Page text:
March 21, 1959 – September 26, 2018
by Raven Hume
A satsang brother – a great, great satsang brother – has left his body, and I find myself compelled to say a few words. Will Pegg and I met in the tomato patch at the centre when Dan, Su and I were busy planting 350 varieties in 2004. He had come into contact with Babaji in the early nineties. He loved being around him and the unfolding dance of the Satsang, both on Salt Spring and at Mount Madonna. He would often comment on how in the early days, so powerful was the guidance and affection of mostly the women devotees of Babaji. “The Mas”, as he called them, helped support his awakening in ground level ways, helping him get and keep his act together, get his discrimination in order, and give him a little nudge when he was veering off the path. Living in Victoria and working to cultivate a organic landscaping business and as much conscious community as he could, Will found that Babaji was nothing but supportive and friendly – of course – and apparently Babaji enjoyed speaking with him about different kinds of landscaping options for both centres. Babaji and Will had correspondence by mail, and he was counselled on various practices to undertake, and how to shift them when appropriate. He pursued his practice with astonishing faith, consistency and devotion, and the magic around Will’s eventual death spoke to their unique bond.
When Babaji and Will met, they had a little conversation:
BBJ: “what do you do?”
W: I’m a gardener.
*silence while writing*
B: Do you grow pot?
W: Oh…No, Babaji.
B: Around here whenever someone says they are a gardener, it means they grow pot.
W: Hmmn. I guess I’m simpler than that.
*scratch scratch scratch on the slate*
B: to be simple is good.
Will also told a story whereby Babaji was being asked for a solution to a man’s alcoholism. The man was imploring Babaji first for a mantra that would make his alcoholism go away, and then for some advice about the possible sobriety inducing effectiveness of a certain herbal preparation – described at great length – involving things like a rams horn stuffed with plant medicines buried out under the new moon in the northeast corner of a field, left for a fortnight and then pressed and ingested as a tincture, etc.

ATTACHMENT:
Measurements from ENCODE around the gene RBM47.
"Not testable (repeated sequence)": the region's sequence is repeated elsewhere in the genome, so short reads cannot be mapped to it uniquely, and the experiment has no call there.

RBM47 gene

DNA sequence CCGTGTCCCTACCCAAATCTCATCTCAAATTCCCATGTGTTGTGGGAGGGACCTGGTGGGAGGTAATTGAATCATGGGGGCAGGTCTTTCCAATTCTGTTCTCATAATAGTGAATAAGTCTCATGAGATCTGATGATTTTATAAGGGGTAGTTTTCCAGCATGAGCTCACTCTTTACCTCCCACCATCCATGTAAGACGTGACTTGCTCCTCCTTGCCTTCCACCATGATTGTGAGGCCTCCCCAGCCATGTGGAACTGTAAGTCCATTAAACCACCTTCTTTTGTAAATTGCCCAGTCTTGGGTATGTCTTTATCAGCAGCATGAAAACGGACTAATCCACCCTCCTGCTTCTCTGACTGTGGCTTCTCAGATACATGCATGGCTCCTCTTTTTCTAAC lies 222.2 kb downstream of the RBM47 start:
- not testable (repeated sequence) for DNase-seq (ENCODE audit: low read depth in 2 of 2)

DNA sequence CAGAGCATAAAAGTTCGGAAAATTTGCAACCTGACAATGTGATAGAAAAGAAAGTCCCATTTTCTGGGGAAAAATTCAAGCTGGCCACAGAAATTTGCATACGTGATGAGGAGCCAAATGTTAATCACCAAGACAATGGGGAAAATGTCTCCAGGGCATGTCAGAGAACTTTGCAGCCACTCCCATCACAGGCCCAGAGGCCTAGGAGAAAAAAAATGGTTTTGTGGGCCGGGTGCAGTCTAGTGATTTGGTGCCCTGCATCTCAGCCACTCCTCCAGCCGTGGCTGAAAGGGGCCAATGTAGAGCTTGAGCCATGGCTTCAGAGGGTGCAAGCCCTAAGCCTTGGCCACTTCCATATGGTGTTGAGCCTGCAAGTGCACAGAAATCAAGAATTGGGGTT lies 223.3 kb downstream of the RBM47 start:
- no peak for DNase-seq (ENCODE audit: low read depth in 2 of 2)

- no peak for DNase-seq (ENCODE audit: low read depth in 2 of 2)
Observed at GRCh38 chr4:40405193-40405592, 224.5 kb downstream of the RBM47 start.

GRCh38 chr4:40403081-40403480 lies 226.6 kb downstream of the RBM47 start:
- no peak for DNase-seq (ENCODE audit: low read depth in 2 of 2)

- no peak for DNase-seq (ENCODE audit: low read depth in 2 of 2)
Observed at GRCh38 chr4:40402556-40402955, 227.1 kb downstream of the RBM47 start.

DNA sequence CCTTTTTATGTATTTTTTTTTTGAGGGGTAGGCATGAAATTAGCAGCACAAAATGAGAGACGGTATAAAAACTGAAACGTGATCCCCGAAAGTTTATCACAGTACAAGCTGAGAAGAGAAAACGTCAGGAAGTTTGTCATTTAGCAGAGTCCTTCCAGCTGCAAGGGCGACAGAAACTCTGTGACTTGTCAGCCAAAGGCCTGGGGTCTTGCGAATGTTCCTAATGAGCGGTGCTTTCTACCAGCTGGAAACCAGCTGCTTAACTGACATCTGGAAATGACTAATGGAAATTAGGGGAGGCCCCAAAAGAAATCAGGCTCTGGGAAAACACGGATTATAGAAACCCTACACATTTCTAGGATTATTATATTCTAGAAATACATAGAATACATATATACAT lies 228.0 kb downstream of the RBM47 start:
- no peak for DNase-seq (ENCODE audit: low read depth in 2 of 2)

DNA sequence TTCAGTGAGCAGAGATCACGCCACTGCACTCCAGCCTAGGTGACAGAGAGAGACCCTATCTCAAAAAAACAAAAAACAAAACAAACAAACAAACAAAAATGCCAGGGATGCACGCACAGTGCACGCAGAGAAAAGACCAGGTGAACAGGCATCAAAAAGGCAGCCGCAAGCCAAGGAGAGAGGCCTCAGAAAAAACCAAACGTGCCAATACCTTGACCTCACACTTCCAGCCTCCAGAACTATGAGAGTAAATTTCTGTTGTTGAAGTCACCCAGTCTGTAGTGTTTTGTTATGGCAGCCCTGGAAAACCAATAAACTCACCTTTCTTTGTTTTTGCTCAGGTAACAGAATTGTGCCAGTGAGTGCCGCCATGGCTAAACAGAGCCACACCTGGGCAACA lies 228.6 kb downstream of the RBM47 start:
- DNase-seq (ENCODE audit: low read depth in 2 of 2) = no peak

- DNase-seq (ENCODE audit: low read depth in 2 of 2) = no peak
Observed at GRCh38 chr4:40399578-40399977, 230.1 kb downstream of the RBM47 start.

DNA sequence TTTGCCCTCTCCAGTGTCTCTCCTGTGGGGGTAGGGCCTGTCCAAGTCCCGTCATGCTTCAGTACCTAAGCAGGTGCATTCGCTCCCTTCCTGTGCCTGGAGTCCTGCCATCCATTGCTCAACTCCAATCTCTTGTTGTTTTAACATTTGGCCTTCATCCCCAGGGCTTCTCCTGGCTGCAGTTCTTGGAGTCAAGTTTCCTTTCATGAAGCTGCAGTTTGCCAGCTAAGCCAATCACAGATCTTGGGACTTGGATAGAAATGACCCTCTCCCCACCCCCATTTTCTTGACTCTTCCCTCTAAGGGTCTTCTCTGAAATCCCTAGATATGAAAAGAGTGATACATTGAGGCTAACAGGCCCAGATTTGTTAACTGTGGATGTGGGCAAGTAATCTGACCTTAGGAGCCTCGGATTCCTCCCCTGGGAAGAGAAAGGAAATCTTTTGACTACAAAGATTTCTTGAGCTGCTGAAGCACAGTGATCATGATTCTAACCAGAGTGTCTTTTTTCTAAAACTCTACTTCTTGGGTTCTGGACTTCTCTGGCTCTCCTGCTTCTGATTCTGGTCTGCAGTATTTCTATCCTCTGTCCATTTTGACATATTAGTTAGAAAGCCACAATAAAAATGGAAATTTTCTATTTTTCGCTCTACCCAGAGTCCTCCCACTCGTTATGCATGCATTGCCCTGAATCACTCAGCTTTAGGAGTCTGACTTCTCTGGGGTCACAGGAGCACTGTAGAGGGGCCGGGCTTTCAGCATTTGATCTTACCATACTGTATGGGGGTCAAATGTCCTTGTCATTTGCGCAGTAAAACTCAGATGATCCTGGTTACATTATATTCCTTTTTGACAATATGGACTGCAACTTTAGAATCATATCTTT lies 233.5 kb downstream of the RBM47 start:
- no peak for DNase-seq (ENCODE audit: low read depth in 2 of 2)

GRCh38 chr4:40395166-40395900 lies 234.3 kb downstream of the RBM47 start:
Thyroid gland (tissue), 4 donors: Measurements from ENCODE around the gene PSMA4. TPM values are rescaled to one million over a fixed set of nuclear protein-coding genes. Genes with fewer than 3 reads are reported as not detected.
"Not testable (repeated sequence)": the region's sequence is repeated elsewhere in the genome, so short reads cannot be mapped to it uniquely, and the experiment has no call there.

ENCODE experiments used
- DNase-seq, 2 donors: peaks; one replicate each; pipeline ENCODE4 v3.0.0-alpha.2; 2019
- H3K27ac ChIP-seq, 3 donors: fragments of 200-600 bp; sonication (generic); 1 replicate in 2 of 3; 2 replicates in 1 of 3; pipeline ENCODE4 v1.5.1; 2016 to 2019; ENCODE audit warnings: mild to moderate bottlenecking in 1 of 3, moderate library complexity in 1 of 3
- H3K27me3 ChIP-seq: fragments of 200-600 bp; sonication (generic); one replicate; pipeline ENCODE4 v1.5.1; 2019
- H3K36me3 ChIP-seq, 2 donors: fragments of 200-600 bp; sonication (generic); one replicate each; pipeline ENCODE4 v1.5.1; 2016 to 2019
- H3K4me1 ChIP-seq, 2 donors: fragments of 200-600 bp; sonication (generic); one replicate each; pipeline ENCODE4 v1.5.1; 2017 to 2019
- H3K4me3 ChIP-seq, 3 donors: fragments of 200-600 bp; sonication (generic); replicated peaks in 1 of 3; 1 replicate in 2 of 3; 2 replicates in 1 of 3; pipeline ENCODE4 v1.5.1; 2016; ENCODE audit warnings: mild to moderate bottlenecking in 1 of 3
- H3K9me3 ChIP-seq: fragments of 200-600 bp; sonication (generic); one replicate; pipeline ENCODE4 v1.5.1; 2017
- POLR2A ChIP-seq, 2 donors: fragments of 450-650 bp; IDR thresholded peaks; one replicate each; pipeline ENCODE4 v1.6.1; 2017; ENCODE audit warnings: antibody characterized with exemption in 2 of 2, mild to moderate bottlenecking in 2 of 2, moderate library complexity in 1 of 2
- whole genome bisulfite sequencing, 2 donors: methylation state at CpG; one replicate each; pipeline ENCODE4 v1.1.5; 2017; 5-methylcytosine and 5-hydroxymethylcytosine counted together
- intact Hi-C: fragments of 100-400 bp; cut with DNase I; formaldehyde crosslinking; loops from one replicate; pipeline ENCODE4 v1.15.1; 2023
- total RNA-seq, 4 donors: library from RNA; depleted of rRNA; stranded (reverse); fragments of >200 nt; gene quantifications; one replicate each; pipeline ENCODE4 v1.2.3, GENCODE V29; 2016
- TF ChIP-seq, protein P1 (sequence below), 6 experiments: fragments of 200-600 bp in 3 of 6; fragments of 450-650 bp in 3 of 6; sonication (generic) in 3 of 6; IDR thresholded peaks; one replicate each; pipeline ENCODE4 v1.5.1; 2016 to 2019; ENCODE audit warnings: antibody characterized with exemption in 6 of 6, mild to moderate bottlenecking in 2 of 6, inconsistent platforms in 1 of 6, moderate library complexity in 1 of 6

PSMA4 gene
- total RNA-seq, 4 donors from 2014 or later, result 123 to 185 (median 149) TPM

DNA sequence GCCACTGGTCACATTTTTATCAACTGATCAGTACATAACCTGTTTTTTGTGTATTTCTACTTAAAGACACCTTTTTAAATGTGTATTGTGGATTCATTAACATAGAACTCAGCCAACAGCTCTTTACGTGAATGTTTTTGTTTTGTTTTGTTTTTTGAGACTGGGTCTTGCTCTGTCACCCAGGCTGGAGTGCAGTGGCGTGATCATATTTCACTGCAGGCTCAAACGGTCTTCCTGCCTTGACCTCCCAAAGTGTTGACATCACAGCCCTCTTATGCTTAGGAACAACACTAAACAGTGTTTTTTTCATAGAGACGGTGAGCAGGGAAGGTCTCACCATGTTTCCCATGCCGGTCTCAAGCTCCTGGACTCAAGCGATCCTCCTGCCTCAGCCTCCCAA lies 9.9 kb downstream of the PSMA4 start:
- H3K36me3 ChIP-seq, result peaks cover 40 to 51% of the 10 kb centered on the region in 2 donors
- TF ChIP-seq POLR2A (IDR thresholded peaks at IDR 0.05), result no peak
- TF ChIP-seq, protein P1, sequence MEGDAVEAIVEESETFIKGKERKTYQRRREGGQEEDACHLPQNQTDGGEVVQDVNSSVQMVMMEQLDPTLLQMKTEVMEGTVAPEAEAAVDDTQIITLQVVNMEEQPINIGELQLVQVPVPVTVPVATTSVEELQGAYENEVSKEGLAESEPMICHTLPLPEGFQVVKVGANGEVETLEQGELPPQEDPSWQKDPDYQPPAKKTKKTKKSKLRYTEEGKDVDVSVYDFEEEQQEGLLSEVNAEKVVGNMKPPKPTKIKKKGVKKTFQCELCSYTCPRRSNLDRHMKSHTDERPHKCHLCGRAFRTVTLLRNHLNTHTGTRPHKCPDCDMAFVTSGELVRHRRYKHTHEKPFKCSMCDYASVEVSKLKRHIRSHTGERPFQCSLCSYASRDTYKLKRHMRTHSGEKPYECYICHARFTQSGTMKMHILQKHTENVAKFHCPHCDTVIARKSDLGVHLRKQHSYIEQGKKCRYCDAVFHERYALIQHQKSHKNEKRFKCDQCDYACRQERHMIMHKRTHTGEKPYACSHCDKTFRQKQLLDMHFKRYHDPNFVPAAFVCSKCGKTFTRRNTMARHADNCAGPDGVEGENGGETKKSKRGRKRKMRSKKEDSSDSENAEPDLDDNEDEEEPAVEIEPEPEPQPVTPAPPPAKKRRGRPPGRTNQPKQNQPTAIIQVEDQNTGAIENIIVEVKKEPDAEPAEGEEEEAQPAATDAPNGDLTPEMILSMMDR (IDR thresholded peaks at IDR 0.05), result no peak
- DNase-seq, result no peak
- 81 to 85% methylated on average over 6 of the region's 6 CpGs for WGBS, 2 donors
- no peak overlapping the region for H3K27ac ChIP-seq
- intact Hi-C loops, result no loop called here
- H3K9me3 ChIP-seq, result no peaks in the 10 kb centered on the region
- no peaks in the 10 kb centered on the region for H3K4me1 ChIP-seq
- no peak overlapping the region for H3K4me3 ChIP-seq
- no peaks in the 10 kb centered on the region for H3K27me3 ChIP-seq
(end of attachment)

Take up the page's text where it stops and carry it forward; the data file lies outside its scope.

Babaji listened, paused and then began writing. His slate said, “Have you tried Alcoholics Anonymous?”
Will was a bit of a trickster, and in certain ways, despite his humility, he was a robust gourmand of spiritual community. When issues of group fidelity were brought up, Will would say, “well when it comes to that, I always just assumed we were all doing the same thing.”
His most profound power, in my opinion, was the power of unconditional positive regard. He had a way of making me and hundreds of others feel as though we were truly loved, that we truly mattered, that we had a unique and wondrous gift to offer the world and were right to pursue it.
He also wouldn’t take no for an answer when it came to connecting people. He would insist on making circles wherever he went and introducing everyone involved to each other with a little title that pointed to their passion and gifts. I was “Raven Hume of the Dharma Sara Satsang Society… He looks after our daily observances.” He would always say these things with a twinkle in his eye, because on one hand, he also knew that these roles and labels were a bit of a lark, that it was the love within that mattered, but nonetheless it was as though he was taking unconditional human respect and dignity seriously, and holding the space for each of us to do the same thing too. Consequently, when he became ill with worst case bone cancer, scores and scores of people showed up to offer love, kindness and support. After a few days in the palliative care ward, the hallways and rooms of adjacent patients began filling up with flowers, and unsuspecting patients were finding themselves tucked in, pillows fluffed and gently lent an empathetic ear. Will was taken aside by a staff person on the palliative unit who said, “um Will, first thing is, your people have to stop smiling so much.” This gives you a hint of what we’re talking about when it comes to Will.
I came to see him as a profoundly adept master of Babaji’s teachings to find Satsang, engage regular sadhana, develop positive qualities, and work as though it’s an offering to God. Will himself was adamant in our relationship about focusing on the stanzas in chapter 12 of Babaji’s Gita which offer different types of options for approaching the supreme…
Fix your mind on me alone, let your intellect dwell on me. You will hereafter live in me alone. There is no doubt about it.
If you cannot fix your mind steadily on me, then, O Dhanajaya (Arjuna), seek to reach me by the yoga of repeated practice.
If you are unable even to practice repeated practice (abhyas yoga), be intent to work for me; you shall obtain perfection even by performing action for my sake.